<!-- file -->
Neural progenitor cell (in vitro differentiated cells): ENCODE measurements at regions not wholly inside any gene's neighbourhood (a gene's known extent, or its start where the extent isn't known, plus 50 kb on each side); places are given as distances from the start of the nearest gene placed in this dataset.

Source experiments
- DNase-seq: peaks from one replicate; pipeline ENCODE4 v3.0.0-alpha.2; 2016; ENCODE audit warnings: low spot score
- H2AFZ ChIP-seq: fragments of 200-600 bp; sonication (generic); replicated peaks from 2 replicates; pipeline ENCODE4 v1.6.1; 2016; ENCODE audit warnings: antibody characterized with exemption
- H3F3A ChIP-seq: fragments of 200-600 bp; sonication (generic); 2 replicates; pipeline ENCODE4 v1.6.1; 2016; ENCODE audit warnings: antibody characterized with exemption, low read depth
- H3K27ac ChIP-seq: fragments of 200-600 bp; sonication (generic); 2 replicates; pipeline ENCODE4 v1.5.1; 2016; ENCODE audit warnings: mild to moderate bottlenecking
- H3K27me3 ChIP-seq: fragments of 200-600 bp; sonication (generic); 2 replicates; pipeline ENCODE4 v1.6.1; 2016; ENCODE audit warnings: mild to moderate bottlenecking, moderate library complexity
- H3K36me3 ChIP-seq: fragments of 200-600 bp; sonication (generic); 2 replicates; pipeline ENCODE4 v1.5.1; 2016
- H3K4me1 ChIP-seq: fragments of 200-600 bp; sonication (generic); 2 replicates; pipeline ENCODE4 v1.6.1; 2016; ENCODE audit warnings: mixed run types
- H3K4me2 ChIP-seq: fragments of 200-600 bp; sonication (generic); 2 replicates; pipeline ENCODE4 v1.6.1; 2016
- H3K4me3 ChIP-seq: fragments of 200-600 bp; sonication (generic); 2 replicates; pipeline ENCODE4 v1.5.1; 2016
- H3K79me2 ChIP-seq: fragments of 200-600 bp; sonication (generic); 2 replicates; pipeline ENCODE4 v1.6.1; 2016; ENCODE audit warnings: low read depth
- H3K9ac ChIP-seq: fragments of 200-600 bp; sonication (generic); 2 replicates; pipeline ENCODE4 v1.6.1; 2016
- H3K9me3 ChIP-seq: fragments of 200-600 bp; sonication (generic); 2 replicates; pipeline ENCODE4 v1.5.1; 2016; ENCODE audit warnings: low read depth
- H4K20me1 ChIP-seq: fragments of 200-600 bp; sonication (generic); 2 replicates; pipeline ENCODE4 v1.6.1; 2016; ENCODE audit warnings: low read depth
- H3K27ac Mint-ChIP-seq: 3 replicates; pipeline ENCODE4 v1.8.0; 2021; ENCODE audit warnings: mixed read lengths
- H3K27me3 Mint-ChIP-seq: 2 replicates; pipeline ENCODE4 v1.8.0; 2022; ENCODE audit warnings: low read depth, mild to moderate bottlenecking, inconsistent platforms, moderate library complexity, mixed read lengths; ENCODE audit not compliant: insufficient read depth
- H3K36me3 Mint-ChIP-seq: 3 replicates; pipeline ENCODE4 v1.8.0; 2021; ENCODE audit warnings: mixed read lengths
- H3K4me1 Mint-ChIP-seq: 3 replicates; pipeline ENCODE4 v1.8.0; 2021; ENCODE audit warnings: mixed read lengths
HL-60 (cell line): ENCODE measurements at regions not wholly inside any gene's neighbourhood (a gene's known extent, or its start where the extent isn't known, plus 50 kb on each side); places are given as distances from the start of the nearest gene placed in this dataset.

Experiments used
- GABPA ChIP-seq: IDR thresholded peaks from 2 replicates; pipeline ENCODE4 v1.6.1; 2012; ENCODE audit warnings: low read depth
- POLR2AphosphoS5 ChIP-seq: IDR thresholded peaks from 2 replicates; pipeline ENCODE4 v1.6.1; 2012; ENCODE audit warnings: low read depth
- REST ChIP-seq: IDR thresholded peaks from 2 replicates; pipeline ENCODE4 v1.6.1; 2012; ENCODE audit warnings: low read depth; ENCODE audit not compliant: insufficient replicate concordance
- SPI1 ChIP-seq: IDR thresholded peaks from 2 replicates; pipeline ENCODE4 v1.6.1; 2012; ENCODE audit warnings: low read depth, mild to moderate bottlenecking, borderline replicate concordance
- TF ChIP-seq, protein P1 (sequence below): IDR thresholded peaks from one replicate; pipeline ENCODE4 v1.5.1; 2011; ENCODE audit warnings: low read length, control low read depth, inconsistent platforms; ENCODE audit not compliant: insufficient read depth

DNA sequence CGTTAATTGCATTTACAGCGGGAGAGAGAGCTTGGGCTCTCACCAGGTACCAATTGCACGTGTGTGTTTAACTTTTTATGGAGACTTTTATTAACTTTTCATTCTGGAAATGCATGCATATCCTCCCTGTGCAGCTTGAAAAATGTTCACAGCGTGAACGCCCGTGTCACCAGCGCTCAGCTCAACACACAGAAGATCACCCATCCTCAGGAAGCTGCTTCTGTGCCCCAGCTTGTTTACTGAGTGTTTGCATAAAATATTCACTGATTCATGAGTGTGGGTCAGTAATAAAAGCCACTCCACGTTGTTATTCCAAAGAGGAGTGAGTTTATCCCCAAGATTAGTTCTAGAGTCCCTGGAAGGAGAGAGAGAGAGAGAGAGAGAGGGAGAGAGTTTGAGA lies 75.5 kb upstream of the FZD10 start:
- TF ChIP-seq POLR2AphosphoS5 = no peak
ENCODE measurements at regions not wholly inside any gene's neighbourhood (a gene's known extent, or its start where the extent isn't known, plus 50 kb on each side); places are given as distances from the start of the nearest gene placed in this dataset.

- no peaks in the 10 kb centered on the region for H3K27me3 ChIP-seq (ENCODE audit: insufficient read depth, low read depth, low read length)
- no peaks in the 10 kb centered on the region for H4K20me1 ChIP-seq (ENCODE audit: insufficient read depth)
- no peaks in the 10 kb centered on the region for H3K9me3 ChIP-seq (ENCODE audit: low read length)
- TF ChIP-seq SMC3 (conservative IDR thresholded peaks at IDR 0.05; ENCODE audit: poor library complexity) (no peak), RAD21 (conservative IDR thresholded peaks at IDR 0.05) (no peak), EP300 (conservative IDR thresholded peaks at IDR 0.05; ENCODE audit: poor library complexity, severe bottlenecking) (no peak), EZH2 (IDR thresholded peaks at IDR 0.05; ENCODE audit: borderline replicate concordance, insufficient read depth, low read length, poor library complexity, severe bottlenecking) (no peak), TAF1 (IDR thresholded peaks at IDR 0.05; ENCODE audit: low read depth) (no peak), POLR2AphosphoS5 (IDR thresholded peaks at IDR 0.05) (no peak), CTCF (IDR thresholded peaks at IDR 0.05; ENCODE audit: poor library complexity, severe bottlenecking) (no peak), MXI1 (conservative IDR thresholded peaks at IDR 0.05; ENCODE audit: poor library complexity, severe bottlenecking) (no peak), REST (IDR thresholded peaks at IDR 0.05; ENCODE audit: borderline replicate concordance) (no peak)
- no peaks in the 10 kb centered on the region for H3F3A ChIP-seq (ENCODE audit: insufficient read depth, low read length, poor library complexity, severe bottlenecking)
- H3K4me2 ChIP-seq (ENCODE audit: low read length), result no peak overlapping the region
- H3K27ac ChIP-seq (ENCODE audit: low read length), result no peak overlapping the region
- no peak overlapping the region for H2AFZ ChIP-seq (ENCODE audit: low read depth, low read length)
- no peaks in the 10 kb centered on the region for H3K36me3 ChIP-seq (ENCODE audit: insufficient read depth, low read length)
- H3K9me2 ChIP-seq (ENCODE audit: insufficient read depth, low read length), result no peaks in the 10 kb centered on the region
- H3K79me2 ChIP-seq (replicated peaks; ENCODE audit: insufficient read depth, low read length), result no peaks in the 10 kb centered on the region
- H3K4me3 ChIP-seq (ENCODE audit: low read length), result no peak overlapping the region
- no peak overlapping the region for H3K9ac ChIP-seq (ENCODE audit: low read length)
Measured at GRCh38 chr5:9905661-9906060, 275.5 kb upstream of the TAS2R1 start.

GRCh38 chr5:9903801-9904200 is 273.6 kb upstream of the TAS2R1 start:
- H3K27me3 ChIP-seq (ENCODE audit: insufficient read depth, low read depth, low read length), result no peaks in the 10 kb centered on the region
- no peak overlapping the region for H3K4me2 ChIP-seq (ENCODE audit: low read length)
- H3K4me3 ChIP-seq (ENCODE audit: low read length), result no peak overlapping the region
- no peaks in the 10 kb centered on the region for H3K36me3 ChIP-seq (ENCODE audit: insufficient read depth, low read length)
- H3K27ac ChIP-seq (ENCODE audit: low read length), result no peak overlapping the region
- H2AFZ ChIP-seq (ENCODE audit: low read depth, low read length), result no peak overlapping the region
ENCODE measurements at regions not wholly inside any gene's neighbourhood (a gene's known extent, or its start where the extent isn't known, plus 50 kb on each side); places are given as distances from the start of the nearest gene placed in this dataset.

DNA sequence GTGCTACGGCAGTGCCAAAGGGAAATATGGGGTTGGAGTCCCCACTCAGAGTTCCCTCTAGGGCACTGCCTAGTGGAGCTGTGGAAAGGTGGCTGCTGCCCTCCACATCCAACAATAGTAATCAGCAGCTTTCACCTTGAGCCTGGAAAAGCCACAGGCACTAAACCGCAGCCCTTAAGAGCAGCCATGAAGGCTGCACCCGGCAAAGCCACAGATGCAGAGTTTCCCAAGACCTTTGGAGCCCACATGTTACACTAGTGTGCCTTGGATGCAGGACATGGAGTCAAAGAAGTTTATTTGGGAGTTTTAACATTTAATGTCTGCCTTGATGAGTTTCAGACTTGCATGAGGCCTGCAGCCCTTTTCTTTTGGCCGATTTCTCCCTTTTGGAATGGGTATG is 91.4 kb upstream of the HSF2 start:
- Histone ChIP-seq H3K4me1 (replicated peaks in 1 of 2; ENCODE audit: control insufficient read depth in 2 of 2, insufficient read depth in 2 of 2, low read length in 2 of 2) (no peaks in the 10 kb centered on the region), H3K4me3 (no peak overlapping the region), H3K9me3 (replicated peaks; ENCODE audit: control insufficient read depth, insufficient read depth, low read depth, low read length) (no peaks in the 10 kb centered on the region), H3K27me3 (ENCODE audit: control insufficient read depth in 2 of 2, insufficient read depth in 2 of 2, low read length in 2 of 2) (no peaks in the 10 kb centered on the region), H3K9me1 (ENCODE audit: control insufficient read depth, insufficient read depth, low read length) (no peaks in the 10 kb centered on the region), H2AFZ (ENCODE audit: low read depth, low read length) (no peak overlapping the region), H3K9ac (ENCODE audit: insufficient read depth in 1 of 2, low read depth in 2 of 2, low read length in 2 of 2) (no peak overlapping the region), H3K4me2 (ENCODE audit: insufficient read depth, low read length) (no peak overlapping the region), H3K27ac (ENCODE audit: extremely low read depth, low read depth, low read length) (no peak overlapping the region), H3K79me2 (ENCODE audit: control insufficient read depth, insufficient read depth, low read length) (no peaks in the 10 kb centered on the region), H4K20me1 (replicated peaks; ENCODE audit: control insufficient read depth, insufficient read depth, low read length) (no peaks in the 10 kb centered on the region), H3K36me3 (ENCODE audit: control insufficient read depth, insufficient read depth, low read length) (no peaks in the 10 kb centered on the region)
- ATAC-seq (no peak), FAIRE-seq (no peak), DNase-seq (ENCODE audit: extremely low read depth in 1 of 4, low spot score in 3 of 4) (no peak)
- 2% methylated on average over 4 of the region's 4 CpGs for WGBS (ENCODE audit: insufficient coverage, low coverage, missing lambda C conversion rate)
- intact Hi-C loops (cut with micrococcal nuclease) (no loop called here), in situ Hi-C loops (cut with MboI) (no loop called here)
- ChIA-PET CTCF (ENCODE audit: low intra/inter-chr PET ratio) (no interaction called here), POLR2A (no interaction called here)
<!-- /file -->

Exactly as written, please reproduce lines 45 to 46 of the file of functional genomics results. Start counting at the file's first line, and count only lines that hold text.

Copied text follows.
- H3K27me3 ChIP-seq (ENCODE audit: insufficient read depth, low read depth, low read length), result no peaks in the 10 kb centered on the region
- no peak overlapping the region for H3K4me2 ChIP-seq (ENCODE audit: low read length)